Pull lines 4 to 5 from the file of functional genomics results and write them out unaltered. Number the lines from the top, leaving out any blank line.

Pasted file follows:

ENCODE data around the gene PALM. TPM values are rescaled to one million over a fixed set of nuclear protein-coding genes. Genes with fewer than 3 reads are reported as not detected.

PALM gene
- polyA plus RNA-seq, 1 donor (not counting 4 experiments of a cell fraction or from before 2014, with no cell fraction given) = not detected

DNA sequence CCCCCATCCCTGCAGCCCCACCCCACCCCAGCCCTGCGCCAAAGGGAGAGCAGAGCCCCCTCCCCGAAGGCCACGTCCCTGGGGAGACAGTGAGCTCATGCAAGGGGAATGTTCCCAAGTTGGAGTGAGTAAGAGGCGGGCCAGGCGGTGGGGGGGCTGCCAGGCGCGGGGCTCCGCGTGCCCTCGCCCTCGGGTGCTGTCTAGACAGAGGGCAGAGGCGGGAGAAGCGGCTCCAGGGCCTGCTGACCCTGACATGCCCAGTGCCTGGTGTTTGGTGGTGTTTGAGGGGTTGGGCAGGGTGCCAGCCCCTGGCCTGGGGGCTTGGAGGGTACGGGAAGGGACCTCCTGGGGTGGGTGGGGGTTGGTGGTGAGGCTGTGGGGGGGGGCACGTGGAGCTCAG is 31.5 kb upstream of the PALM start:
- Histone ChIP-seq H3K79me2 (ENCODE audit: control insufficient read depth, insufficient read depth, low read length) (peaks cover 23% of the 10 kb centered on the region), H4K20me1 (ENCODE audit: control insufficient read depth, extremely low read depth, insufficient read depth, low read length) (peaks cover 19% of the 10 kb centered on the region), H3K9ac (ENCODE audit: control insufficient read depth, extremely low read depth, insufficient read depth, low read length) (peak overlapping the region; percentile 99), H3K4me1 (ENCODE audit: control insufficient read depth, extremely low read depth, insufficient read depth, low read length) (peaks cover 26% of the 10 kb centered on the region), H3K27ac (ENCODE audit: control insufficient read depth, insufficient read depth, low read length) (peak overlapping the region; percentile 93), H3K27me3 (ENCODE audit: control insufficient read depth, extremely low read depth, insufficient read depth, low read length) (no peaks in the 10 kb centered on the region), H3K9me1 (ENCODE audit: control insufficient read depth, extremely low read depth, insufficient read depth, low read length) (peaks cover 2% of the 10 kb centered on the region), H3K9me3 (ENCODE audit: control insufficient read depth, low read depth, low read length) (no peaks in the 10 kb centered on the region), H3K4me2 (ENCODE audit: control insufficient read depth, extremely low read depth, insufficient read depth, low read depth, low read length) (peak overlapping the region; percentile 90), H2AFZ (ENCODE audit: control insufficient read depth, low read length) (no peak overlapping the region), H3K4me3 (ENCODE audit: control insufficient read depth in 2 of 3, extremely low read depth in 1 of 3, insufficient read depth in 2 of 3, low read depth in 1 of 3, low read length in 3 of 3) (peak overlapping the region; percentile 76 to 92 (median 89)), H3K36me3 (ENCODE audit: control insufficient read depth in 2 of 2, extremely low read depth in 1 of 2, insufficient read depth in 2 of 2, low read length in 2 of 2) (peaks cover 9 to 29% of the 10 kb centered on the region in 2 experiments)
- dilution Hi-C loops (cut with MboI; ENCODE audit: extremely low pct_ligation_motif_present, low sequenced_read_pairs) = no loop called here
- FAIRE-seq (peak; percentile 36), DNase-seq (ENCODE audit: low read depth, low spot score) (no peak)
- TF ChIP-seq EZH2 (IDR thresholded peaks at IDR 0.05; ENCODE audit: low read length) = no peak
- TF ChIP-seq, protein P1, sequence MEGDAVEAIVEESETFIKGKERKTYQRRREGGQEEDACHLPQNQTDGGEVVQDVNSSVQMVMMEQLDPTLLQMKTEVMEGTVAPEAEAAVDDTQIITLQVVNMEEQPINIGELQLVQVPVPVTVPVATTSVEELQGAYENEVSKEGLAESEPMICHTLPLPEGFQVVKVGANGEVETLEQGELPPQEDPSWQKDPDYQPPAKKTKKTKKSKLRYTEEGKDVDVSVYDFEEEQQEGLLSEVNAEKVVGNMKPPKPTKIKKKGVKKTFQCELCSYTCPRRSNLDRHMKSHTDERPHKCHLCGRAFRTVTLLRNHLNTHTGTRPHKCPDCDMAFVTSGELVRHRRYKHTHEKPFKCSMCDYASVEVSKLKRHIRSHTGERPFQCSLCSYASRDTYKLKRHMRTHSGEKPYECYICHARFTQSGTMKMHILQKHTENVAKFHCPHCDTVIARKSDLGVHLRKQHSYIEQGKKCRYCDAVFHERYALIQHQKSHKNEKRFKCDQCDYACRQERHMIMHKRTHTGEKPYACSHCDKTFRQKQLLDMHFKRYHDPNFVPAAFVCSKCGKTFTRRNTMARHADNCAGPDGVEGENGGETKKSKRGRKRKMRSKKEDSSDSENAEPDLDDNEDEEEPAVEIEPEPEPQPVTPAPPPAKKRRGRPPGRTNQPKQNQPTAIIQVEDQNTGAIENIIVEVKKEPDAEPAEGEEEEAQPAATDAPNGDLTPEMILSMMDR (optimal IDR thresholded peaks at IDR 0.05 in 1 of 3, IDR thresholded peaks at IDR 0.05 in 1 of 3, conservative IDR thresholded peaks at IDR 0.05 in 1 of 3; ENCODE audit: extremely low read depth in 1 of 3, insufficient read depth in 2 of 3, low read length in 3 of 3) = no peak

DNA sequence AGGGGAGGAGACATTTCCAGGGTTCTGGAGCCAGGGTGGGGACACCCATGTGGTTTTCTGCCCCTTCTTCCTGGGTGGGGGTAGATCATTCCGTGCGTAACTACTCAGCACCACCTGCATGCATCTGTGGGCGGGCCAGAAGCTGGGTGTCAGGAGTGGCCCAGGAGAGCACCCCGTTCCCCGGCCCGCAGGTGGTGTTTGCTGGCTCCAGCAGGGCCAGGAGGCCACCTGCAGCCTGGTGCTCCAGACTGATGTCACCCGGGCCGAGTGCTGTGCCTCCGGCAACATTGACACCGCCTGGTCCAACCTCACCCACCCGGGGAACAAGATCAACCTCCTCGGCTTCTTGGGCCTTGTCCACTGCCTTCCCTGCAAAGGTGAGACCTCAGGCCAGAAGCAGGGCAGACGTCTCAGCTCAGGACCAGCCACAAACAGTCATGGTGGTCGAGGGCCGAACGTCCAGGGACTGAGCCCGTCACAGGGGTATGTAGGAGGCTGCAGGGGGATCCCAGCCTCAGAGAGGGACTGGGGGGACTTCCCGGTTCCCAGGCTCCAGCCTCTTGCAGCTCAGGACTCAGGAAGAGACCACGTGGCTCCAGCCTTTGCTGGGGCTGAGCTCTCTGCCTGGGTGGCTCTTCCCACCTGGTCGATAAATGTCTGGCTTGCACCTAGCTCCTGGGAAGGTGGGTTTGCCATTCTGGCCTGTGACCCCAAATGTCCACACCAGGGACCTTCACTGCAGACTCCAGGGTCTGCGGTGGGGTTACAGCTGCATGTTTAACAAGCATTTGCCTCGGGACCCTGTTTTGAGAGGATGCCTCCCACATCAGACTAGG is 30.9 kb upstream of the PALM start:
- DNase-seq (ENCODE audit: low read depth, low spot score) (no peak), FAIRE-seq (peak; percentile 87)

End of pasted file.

DNA sequence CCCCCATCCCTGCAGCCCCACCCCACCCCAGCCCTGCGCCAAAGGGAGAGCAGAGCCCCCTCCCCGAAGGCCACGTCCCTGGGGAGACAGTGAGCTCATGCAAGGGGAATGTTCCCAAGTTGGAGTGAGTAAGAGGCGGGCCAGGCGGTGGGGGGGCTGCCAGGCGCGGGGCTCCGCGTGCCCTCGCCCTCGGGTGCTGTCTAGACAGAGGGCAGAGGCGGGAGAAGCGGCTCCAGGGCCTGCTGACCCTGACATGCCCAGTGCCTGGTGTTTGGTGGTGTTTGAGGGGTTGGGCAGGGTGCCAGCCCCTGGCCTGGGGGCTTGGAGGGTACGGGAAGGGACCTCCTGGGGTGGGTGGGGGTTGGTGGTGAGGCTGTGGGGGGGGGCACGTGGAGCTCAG is 31.5 kb upstream of the PALM start:
- Histone ChIP-seq H3K79me2 (ENCODE audit: control insufficient read depth, insufficient read depth, low read length) (peaks cover 23% of the 10 kb centered on the region), H4K20me1 (ENCODE audit: control insufficient read depth, extremely low read depth, insufficient read depth, low read length) (peaks cover 19% of the 10 kb centered on the region), H3K9ac (ENCODE audit: control insufficient read depth, extremely low read depth, insufficient read depth, low read length) (peak overlapping the region; percentile 99), H3K4me1 (ENCODE audit: control insufficient read depth, extremely low read depth, insufficient read depth, low read length) (peaks cover 26% of the 10 kb centered on the region), H3K27ac (ENCODE audit: control insufficient read depth, insufficient read depth, low read length) (peak overlapping the region; percentile 93), H3K27me3 (ENCODE audit: control insufficient read depth, extremely low read depth, insufficient read depth, low read length) (no peaks in the 10 kb centered on the region), H3K9me1 (ENCODE audit: control insufficient read depth, extremely low read depth, insufficient read depth, low read length) (peaks cover 2% of the 10 kb centered on the region), H3K9me3 (ENCODE audit: control insufficient read depth, low read depth, low read length) (no peaks in the 10 kb centered on the region), H3K4me2 (ENCODE audit: control insufficient read depth, extremely low read depth, insufficient read depth, low read depth, low read length) (peak overlapping the region; percentile 90), H2AFZ (ENCODE audit: control insufficient read depth, low read length) (no peak overlapping the region), H3K4me3 (ENCODE audit: control insufficient read depth in 2 of 3, extremely low read depth in 1 of 3, insufficient read depth in 2 of 3, low read depth in 1 of 3, low read length in 3 of 3) (peak overlapping the region; percentile 76 to 92 (median 89)), H3K36me3 (ENCODE audit: control insufficient read depth in 2 of 2, extremely low read depth in 1 of 2, insufficient read depth in 2 of 2, low read length in 2 of 2) (peaks cover 9 to 29% of the 10 kb centered on the region in 2 experiments)